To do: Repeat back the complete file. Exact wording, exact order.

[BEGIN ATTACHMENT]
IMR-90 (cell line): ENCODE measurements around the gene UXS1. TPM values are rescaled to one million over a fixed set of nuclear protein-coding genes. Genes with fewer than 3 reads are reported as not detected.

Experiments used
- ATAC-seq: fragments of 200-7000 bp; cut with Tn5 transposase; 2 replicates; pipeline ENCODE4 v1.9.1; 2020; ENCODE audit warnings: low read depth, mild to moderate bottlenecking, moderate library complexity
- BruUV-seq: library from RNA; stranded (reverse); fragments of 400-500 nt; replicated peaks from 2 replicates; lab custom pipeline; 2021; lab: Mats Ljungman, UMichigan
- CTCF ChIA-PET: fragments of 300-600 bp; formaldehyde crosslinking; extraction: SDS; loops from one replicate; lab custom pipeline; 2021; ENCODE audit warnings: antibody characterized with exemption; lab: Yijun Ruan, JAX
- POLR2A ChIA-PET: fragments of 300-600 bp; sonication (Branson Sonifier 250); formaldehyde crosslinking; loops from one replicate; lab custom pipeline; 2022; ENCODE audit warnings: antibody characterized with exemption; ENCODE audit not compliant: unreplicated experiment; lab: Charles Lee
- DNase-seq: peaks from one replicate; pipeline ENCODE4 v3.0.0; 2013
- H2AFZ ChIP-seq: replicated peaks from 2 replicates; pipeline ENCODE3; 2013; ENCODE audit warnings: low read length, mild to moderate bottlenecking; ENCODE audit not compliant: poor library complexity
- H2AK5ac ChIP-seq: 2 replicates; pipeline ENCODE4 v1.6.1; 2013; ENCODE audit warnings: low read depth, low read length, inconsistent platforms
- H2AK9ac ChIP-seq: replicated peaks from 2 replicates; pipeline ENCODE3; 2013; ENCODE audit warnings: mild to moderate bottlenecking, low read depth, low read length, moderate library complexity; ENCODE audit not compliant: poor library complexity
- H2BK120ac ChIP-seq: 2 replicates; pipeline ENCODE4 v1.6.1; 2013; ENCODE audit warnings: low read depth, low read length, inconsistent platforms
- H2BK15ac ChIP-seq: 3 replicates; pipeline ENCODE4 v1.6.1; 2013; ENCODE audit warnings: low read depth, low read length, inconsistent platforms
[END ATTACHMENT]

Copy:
IMR-90 (cell line): ENCODE measurements around the gene UXS1. TPM values are rescaled to one million over a fixed set of nuclear protein-coding genes. Genes with fewer than 3 reads are reported as not detected.

Experiments used
- ATAC-seq: fragments of 200-7000 bp; cut with Tn5 transposase; 2 replicates; pipeline ENCODE4 v1.9.1; 2020; ENCODE audit warnings: low read depth, mild to moderate bottlenecking, moderate library complexity
- BruUV-seq: library from RNA; stranded (reverse); fragments of 400-500 nt; replicated peaks from 2 replicates; lab custom pipeline; 2021; lab: Mats Ljungman, UMichigan
- CTCF ChIA-PET: fragments of 300-600 bp; formaldehyde crosslinking; extraction: SDS; loops from one replicate; lab custom pipeline; 2021; ENCODE audit warnings: antibody characterized with exemption; lab: Yijun Ruan, JAX
- POLR2A ChIA-PET: fragments of 300-600 bp; sonication (Branson Sonifier 250); formaldehyde crosslinking; loops from one replicate; lab custom pipeline; 2022; ENCODE audit warnings: antibody characterized with exemption; ENCODE audit not compliant: unreplicated experiment; lab: Charles Lee
- DNase-seq: peaks from one replicate; pipeline ENCODE4 v3.0.0; 2013
- H2AFZ ChIP-seq: replicated peaks from 2 replicates; pipeline ENCODE3; 2013; ENCODE audit warnings: low read length, mild to moderate bottlenecking; ENCODE audit not compliant: poor library complexity
- H2AK5ac ChIP-seq: 2 replicates; pipeline ENCODE4 v1.6.1; 2013; ENCODE audit warnings: low read depth, low read length, inconsistent platforms
- H2AK9ac ChIP-seq: replicated peaks from 2 replicates; pipeline ENCODE3; 2013; ENCODE audit warnings: mild to moderate bottlenecking, low read depth, low read length, moderate library complexity; ENCODE audit not compliant: poor library complexity
- H2BK120ac ChIP-seq: 2 replicates; pipeline ENCODE4 v1.6.1; 2013; ENCODE audit warnings: low read depth, low read length, inconsistent platforms
- H2BK15ac ChIP-seq: 3 replicates; pipeline ENCODE4 v1.6.1; 2013; ENCODE audit warnings: low read depth, low read length, inconsistent platforms